had enjoyed since the early part of the year 1884. Dadiassi
was now more powerful than either Bekweh or Adansi
alone, and could put some 5,000 men into the field. The
frontier tribes of the Protectorate now began to be drawn
into the quarrel, the Akims making an agreement with the
Dadiassis to allow them to enter their territory, and promising
to close the roads to all Ashanti traders, while the Upper
Denkeras offered to assist the Adansis. The active co-
operation of these tribes was only stopped by the despatch
of officers of the Colony to their respective Kings, but several
Ashanti traders had already been plundered and seized by
the Akims.

On 23rd April the Adansi army, with a strong force from
Dadiassi, advanced against the Bekwehs, and reached their
outposts at the village of Ahiman, shortly after noon. The
outposts fell back upon a detachment about one thousand
strong at Pampassu, which then advanced and engaged the
Adansis at Ahiman till nightfall, when both sides returned to
their camps. During the- night the Bekwehs were reinforced
from Begroassi, and on the 25th they renewed the conflict
at Ahiman, but unsuccessfully, the Adansis holding the
place after fighting all day, while next day they made a
forward movement and drove the Bekwehs back beyond
Pampassu, which was burned. The greater part of the
Bekweh army had taken no part in these affairs, it having
been engaged in watching the main Dadiassi army, which
had taken up a position threatening the Bekweh left flank.
On the 1 3th April and I4th May other battles took place, in


which the Adansis and Dadiassis captured and destroyed
the camp at Begroassi, and threatened the town of Amoafu.

From some unknown cause the Kumassi forces had all
been withdrawn from the Bekweh camp, and the Bekwehs
had, so far, fought single-handed ; but now the chiefs of the
capital and the northern provinces, alarmed at the success of
the Adansis, sent messengers and state officials to Attobiassi,
the principal town of Dadiassi, to induce the chief to with-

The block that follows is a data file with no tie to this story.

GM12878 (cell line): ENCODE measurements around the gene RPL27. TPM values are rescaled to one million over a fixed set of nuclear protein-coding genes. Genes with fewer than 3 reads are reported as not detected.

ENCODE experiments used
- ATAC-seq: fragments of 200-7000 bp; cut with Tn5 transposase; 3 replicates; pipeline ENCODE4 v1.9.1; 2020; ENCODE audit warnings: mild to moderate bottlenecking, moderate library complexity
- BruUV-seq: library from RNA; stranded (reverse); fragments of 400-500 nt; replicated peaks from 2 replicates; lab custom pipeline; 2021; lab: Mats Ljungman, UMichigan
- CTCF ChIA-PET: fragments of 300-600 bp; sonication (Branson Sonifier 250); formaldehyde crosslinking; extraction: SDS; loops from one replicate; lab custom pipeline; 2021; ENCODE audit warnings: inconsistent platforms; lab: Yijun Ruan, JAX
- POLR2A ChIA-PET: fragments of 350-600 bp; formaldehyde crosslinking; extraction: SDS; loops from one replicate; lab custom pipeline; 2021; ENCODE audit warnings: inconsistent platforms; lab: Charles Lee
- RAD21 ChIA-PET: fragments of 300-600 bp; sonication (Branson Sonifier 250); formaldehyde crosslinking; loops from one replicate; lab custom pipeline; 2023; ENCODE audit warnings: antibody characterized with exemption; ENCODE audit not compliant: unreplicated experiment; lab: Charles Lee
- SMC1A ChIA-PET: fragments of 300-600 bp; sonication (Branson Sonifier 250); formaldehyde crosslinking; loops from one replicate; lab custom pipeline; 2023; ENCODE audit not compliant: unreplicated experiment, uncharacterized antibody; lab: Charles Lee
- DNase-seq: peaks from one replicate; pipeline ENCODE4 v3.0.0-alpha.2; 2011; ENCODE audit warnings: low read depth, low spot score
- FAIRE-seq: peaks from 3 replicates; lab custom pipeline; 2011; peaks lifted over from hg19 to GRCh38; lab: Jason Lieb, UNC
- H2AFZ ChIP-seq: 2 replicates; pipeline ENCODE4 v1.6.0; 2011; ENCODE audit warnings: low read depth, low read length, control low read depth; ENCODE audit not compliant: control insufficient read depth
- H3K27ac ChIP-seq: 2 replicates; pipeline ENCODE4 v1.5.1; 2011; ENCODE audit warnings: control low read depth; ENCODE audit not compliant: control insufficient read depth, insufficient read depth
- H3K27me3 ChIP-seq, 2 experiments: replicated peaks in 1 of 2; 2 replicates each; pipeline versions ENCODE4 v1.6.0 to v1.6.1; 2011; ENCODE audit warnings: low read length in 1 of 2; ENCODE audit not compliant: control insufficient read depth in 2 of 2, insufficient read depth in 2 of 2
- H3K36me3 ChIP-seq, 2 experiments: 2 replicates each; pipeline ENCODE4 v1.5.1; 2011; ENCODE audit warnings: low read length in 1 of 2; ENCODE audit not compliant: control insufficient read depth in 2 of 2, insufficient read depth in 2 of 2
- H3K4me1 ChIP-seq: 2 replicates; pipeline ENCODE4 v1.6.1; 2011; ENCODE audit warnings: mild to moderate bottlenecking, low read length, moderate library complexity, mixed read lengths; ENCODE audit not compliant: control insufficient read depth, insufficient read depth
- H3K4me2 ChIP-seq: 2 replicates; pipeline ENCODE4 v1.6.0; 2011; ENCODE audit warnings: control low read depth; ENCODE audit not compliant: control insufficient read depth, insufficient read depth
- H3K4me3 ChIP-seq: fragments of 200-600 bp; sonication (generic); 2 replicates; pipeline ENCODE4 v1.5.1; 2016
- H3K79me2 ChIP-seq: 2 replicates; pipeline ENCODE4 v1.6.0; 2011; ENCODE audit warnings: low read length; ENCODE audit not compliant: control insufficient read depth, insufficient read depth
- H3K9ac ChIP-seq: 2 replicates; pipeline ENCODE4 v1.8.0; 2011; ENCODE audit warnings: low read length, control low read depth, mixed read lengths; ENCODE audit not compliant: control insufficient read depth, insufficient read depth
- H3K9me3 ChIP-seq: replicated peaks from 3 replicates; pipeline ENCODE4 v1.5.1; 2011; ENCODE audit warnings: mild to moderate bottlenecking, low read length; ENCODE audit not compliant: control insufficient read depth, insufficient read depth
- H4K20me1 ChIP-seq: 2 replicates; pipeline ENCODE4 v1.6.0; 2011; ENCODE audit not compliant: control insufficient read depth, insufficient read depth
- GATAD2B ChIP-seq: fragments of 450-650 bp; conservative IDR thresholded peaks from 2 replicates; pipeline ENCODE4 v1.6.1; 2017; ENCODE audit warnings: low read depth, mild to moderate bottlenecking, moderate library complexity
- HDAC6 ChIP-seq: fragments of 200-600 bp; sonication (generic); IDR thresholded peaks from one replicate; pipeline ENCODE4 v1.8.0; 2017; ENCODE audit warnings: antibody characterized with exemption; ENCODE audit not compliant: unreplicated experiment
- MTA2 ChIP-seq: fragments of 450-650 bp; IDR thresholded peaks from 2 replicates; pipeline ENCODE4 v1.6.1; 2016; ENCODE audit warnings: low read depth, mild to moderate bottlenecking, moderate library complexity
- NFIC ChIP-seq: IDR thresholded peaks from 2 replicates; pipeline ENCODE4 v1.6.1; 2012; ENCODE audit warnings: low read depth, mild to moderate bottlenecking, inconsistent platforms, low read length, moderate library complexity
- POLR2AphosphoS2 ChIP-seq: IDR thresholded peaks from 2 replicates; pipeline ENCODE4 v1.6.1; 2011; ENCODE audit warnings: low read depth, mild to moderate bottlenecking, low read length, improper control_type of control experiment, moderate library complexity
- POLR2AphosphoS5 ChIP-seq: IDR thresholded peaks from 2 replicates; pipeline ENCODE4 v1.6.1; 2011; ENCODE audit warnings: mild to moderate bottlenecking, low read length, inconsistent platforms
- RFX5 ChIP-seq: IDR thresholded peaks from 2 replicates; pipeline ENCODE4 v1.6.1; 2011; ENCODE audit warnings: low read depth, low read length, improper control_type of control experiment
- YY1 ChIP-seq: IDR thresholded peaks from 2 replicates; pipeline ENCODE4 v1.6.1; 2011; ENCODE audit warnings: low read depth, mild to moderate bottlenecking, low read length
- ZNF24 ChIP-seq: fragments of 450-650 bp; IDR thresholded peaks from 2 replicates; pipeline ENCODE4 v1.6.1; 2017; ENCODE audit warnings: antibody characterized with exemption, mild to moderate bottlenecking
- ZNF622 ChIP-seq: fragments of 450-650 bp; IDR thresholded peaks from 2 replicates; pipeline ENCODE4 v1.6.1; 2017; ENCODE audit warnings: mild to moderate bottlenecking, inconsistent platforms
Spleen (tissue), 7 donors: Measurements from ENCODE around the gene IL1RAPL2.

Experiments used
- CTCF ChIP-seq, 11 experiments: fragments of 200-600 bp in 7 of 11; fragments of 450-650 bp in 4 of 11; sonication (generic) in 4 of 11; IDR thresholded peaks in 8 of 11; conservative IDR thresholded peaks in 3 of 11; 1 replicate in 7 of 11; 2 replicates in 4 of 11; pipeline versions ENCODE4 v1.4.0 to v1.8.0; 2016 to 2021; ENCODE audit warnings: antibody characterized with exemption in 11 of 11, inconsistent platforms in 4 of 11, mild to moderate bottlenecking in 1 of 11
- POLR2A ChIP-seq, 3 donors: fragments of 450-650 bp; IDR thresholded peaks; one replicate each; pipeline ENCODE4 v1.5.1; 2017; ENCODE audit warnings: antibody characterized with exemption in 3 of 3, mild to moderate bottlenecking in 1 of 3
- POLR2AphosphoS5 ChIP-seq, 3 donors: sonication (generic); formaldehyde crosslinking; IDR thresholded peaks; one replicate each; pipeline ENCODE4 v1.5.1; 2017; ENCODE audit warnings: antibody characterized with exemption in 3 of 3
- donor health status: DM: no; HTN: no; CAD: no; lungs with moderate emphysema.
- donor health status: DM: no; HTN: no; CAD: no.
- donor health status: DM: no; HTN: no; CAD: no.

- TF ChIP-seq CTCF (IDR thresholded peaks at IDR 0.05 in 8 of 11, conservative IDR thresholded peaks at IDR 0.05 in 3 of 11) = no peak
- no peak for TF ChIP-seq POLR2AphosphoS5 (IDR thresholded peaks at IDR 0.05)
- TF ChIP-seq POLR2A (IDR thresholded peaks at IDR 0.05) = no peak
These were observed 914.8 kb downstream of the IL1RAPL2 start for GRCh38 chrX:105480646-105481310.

draw from his alliance with Adansi. Partly by threats of
invasion and partly by bribes, they succeeded in persuading
him to suspend hostilities, and join with them in electing a
King at Kumassi ; and they then sent a message to the King
of Adansi that he must stop the advance of his army, and
submit his dispute with Bekweh to them for arbitration.
At the same time, Amuofa, chief of Dadiassi, sent to
inform his ally of the step he had taken, and to advise
him to go to Kumassi and take part in the forthcoming
election, as a large Kumassi army had joined the Bekwehs
The King of Adansi rejected this advice, and being
defeated in a general engagement, began to take measure.'
for retiring into the Protectorate. On I3th June h(
abandoned Fomana, and retired to within six miles o
the Prah, which he crossed three days later with some
3,500 followers. In all, 12,411 Adansis came into th<
Protectorate, and, as the Governor had directed, wer<
distributed in the neighbourhood, the King, with his imme
diate following, filling up the Assin villages on the Pra' t
road, chief Kotiko, with about 600 men, going to Uppe
Denkera, and chief Affakwa, with about 7,000 mer , j|
women, and children, settling in Akim. The Bekweh ;
destroyed Fomana and all the Adansi villages, and the . 1
turned their attention to the Inkwantas, whom they drov : j
out of their country; after which they sent messenge: >a
to the Governor to report what had taken place, and to sa r\
that the road from Prahsu to Kumassi would now be ke trj
open by them. They also announced that the chiefs fjl
Ashanti were about to assemble at Kumassi to place a Kir j|
on the stool.


The German Government having in 1885 declared a
Protectorate over Togoland and Beh Beach, and thus made
their territory conterminous with the colonial frontier at
Aflao, a Commission was appointed to delimit the boundary,
and in 1886 it was laid out for a distance of two and a half
miles inland, beyond which it was not defined. The German
Government was therefore at liberty to acquire territory
beyond that limit, and in March, 1886, it announced that it
had taken over the districts of Agotine, Toveh, and Keveh,
which lay behind the sea-board of the Colony ; whereupon the
British Government, to protect itself from any further exten-
sion of German territory in that direction, annexed the
Krikor country, which lies north and east of the Kittah
lagoon. In the same year, and for the same reason, the
Kings of Krepi 'and Akwamu were informed that, as their
territories had been included in the Danish Protectorate when
the Danes ceded their possessions, they must now be con-
sidered to be under British protection.

The western boundary of the Colony was not yet defined.
In a convention between the Dutch and French it had been
fixed at a point three miles to the west of Newtown, but the